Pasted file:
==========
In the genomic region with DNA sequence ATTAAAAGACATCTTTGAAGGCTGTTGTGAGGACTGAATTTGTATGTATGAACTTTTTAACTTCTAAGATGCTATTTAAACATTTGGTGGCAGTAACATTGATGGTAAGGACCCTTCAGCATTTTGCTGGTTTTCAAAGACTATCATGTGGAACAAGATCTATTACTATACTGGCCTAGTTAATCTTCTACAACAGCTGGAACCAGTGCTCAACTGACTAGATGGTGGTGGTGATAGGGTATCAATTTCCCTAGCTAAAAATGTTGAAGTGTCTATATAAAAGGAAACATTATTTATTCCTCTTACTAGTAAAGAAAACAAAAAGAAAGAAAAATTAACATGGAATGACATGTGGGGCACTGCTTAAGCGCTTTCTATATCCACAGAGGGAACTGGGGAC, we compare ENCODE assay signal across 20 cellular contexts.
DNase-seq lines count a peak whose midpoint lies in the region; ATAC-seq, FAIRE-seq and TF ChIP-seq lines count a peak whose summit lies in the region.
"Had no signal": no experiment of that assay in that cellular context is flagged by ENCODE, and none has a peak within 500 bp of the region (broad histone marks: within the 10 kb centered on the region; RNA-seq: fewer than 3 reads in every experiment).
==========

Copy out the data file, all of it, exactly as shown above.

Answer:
In the genomic region with DNA sequence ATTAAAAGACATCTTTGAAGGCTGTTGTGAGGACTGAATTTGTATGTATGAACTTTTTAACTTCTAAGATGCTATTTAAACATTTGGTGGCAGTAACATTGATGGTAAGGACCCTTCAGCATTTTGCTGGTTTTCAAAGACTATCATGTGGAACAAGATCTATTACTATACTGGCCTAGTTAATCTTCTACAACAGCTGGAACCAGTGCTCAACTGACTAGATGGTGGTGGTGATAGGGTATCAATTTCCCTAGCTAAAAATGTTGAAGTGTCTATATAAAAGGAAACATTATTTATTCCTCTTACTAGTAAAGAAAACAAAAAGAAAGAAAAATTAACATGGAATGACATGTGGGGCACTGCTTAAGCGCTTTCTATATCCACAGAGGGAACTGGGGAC, we compare ENCODE assay signal across 20 cellular contexts.
DNase-seq lines count a peak whose midpoint lies in the region; ATAC-seq, FAIRE-seq and TF ChIP-seq lines count a peak whose summit lies in the region.
"Had no signal": no experiment of that assay in that cellular context is flagged by ENCODE, and none has a peak within 500 bp of the region (broad histone marks: within the 10 kb centered on the region; RNA-seq: fewer than 3 reads in every experiment).